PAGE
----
Scared to Depths

Poseidon remains a ship adrift, despite delivering considerable upside-down, underwater thrills.

Director Wolfgang Petersen always misses the boat. He must, or why else would he return to the sea time and time again? The German-born director made his name with Das Boot, the 1981 classic that chronicled the complicated and claustrophobic lives of a German U-boat crew during World War II. Petersen set sail again with 2000's inaptly named The Perfect Storm, a tepid tempest in a special-effects-challenged teacup. Now there's Poseidon, his poor man's Titanic. Remaking the '70s audience favorite The Poseidon Adventure, Petersen admirably captures the coolness of the inverted-sinking-ship concept; his visual fictions are real enough to make summer movie audiences squirm in their seats. But bad dialogue, early melodramatics and pretty skimpy character development combine to keep Poseidon paddling in the kiddie pool of disaster cinema.

No one could have foreseen the near-cult status of the original. Critics panned it, of course, but audiences loved it. And what's not to love? The film is frighteningly fun and packed with straight-up stars like Gene Hackman, Shelley Winters and Ernest Borgnine ' the kind of quality that can (and did) render a second-rate script down-right memorable. What the early '70s lacked in special-effects mastery, director Ronald Neame almost made up for with creative shot presentation and a mind for the minutiae of intricately created sets. (OK, maybe that's overstating the original's case, but watch it again and see if it doesn't deserve mad brownie points for earnest effort.) And if imitation really is flattery in disguise, consider the long list of Poseidon Adventure pretenders that followed.

All of which makes Petersen's remake a little bit of a shame. Poseidon is fine popcorn fun on a hot and lazy Saturday afternoon, but it's forgettable ' which can't be said about the original. The new version is well-filmed and pretty tightly shot, but it's poorly scripted and, for the most part, simply can't rely on its cast to elevate the proceedings. The credits don't read like an Oscars who's who so much as a Love Boat manifest. It's not that anything is really flat-out bad (except, perhaps, select bits of dialogue); it's just that everything is mediocre.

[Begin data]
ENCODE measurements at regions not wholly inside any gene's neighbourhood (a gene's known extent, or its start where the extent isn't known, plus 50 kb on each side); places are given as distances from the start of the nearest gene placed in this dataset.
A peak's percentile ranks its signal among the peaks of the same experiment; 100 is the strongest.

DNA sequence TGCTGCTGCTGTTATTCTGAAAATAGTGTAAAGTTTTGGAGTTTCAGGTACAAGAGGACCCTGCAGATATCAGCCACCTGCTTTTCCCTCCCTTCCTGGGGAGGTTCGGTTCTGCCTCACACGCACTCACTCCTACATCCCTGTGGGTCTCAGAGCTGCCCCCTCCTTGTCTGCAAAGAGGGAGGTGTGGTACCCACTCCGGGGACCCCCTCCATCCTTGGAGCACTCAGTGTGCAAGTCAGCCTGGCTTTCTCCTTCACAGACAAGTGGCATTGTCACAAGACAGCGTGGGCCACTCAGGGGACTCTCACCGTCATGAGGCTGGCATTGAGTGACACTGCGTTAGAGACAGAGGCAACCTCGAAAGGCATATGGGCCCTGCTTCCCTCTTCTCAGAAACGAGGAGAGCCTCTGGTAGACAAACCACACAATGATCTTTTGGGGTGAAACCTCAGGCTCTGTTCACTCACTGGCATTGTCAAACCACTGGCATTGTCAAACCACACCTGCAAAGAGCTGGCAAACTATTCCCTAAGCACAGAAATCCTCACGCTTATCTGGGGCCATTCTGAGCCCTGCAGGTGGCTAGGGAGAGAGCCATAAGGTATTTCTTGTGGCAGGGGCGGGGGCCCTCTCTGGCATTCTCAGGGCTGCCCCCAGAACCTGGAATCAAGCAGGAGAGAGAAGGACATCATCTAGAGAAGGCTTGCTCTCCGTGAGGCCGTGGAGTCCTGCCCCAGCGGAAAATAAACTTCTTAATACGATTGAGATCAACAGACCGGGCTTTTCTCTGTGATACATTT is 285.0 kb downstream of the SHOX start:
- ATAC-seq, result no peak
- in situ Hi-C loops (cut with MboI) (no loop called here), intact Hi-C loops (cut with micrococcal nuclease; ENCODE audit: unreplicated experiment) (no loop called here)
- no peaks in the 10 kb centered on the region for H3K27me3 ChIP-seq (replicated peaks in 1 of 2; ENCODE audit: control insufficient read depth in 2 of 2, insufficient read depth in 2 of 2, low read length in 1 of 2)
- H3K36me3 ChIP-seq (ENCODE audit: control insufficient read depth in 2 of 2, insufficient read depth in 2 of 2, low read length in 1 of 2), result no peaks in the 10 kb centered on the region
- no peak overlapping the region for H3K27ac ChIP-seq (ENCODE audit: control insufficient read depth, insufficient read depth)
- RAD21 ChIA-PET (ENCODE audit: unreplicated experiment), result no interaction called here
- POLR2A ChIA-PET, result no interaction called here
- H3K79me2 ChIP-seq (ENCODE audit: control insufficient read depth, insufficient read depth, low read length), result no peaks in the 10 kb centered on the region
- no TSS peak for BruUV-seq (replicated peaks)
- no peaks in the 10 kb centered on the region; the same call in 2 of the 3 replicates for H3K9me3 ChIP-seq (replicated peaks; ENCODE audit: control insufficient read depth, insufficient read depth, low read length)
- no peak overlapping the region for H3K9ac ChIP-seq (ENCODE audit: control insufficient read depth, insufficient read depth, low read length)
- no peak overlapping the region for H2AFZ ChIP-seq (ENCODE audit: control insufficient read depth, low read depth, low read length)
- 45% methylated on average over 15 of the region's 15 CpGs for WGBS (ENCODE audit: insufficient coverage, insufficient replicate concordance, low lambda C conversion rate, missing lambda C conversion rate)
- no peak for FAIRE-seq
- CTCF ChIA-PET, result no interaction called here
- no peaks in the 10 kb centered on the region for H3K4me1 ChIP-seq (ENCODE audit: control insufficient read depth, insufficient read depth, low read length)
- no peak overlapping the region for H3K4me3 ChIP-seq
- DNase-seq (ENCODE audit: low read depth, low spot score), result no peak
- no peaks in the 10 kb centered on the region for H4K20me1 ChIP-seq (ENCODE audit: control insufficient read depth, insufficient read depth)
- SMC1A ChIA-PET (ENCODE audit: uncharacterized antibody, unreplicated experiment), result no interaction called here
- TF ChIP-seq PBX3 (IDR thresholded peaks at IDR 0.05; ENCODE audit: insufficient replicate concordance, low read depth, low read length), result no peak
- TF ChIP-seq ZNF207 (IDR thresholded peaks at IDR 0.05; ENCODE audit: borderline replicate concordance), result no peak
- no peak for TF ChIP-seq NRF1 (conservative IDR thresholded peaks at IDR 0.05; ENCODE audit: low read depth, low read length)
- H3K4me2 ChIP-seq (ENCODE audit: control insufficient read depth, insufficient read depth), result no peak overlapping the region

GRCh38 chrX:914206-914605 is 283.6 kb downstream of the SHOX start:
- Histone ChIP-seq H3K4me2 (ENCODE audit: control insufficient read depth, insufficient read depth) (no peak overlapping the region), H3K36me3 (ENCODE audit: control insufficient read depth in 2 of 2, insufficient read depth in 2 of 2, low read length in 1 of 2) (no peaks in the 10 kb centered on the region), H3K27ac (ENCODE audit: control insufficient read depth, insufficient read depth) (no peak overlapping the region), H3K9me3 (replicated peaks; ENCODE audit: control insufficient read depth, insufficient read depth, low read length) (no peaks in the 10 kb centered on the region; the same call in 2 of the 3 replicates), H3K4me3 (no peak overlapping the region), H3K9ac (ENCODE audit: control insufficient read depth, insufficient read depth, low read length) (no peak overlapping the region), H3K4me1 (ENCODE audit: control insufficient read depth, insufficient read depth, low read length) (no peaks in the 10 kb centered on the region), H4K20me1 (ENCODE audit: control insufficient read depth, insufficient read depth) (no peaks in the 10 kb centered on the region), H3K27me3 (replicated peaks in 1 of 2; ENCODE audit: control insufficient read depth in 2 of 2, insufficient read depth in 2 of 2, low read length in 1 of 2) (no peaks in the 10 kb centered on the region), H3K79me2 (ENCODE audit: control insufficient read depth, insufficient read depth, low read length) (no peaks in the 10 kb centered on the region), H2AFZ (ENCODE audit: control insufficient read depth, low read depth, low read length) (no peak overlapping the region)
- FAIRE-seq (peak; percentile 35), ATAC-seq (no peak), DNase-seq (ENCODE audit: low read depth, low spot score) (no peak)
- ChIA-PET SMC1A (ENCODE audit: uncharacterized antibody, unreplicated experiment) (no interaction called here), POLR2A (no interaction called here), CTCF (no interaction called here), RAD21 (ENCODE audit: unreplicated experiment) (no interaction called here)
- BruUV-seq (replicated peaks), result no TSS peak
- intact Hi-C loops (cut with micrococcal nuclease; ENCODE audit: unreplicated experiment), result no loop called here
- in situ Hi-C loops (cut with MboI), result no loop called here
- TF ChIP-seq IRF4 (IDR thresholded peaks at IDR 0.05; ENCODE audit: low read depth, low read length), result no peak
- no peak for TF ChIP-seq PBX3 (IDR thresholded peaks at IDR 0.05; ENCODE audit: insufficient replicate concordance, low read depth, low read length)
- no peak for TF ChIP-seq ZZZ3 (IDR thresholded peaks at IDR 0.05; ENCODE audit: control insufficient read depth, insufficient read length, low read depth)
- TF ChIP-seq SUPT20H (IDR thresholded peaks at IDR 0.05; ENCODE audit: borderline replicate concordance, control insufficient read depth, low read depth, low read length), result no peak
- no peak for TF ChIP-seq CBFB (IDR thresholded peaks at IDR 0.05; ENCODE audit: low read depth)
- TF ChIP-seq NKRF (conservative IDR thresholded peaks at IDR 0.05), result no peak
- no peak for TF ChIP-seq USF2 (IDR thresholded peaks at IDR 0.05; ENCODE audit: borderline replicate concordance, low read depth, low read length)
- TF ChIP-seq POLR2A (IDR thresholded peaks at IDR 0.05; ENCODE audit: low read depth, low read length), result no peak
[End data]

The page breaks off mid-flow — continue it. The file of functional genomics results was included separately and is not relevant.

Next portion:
Mark Protosevich's script, based on the novel by Paul Gallico, wastes little time, a fact that should work in his favor more than it does. Nobody wants a leisurely run up to that rogue wave, and Protosevich wisely dives right in. We see the ship, we momentarily meet the players, we spot the wave. There's definitely something to be said for that kind of story speed, especially in the action genre. But Poseidon founders early on.

There aren't any characters to really care about, save a stoic Kurt Russell (who we like because we recognize him) and a gambling Josh Lucas (who we like because he's hot and kind of James Bond-y). Early bits of dialogue just stink ' particularly anything that comes out of the mouth of the ship's captain (Andre Braugher) and the cartoony "Noooo!" that comes out of the watchman who first sees the wave. And when said wave rocks the boat and then some, Petersen employs a shocking glee in showing all the many ways that the passengers die. Formal-wearing socialites go splat in the multi-storied lobby, crew members float around like fish corpses in the fallen bridge, and workers in the hold get pan-fried by a flash fire. It's not nearly as horrifying as it sounds. It is, in fact, laughably extravagant. Petersen creates an unsubtle, unending montage of death ' he's obviously not interested in communicating loss of life but rather in demonstrating his own slightly evil technical prowess.

The film lightens considerably once our intrepid survivors band together and venture out on their own. The acting finds a livable level, and the action becomes increasingly scary as options ' and dry places ' start to disappear. Lucas (A Beautiful Mind, Sweet Home Alabama) shows a real future as a film hero, keeping things interesting as best he can. He's got an intense stare that promises the kind of dramatic dividends movie audiences mistakenly hoped for from Matthew McConaughey. But Lucas can't keep this ship afloat all on his own.

Go see Poseidon; just don't expect all that much. If campy greatness is what you want, rent the 1972 version. Then you'll understand just what it is about Petersen's so-so effort that turned water into whine.